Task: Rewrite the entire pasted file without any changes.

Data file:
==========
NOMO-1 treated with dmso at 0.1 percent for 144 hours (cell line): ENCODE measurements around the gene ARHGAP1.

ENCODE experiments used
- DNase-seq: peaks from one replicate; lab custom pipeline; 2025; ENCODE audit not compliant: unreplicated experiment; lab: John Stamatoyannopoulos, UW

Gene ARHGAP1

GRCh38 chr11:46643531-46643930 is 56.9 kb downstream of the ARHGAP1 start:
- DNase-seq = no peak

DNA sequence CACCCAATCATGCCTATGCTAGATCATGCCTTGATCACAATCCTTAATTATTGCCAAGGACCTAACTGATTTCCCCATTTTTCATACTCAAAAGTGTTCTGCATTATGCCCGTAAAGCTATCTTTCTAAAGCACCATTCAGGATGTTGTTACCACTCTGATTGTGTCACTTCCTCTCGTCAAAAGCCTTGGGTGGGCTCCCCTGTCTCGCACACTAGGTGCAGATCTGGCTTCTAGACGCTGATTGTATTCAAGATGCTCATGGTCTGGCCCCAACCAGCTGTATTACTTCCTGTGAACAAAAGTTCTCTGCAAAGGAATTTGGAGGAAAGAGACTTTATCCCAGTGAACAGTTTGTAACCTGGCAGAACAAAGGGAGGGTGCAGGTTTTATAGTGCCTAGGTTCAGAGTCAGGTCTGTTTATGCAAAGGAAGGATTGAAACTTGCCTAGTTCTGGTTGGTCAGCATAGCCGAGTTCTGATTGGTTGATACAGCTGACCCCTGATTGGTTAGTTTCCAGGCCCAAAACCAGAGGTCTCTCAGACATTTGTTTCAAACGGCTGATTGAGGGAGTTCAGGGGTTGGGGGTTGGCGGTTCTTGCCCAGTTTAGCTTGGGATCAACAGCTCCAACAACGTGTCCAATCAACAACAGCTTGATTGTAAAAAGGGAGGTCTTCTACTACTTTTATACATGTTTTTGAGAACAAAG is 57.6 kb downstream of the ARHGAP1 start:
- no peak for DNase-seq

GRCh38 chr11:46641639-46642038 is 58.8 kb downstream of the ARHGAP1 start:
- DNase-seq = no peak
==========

NOMO-1 treated with dmso at 0.1 percent for 144 hours (cell line): ENCODE measurements around the gene ARHGAP1.

ENCODE experiments used
- DNase-seq: peaks from one replicate; lab custom pipeline; 2025; ENCODE audit not compliant: unreplicated experiment; lab: John Stamatoyannopoulos, UW

Gene ARHGAP1

GRCh38 chr11:46643531-46643930 is 56.9 kb downstream of the ARHGAP1 start:
- DNase-seq = no peak

DNA sequence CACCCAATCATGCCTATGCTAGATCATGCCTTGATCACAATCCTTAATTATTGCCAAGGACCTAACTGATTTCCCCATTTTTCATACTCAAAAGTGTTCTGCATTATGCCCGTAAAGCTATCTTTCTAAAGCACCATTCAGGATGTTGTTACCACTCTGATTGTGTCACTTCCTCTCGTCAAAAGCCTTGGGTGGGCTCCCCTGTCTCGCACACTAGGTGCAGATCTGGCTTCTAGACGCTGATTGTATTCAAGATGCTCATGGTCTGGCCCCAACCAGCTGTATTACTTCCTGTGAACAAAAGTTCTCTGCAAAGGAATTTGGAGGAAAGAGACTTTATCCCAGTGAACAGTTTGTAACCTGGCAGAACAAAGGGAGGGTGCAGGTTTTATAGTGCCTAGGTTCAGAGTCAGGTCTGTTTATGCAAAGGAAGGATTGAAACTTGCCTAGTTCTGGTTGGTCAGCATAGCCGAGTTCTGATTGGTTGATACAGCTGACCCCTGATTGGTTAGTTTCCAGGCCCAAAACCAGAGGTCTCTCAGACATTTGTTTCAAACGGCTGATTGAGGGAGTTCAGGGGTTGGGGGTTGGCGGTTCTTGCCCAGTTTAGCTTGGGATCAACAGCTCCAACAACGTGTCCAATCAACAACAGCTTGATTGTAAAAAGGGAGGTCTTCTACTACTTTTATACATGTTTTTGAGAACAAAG is 57.6 kb downstream of the ARHGAP1 start:
- no peak for DNase-seq

GRCh38 chr11:46641639-46642038 is 58.8 kb downstream of the ARHGAP1 start:
- DNase-seq = no peak